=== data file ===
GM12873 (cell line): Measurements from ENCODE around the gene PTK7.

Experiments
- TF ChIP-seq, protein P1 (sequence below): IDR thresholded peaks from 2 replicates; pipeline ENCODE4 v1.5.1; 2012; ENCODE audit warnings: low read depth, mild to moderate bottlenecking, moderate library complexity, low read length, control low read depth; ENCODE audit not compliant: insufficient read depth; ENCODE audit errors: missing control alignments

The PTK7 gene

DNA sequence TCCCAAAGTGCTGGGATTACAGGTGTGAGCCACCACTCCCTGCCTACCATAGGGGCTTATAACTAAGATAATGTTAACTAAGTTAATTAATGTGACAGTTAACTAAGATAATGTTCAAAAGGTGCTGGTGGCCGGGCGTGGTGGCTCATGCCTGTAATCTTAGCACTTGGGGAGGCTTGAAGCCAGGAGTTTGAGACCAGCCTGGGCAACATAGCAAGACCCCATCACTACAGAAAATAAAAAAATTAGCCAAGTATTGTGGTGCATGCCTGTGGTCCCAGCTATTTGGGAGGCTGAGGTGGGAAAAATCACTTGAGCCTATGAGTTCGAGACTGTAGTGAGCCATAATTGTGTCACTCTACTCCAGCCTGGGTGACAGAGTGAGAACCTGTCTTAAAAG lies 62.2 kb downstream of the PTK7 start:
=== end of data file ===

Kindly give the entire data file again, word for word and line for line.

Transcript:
GM12873 (cell line): Measurements from ENCODE around the gene PTK7.

Experiments
- TF ChIP-seq, protein P1 (sequence below): IDR thresholded peaks from 2 replicates; pipeline ENCODE4 v1.5.1; 2012; ENCODE audit warnings: low read depth, mild to moderate bottlenecking, moderate library complexity, low read length, control low read depth; ENCODE audit not compliant: insufficient read depth; ENCODE audit errors: missing control alignments

The PTK7 gene

DNA sequence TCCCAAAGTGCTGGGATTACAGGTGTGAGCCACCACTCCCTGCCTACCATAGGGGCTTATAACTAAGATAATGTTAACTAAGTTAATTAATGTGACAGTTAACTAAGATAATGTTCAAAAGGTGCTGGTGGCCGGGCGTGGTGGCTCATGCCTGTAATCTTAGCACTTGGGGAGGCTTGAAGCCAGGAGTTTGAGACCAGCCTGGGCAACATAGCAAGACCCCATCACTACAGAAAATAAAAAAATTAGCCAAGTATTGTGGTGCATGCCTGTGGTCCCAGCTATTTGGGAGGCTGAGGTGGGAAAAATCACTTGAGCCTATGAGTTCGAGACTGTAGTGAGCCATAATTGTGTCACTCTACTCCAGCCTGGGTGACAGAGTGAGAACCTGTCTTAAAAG lies 62.2 kb downstream of the PTK7 start: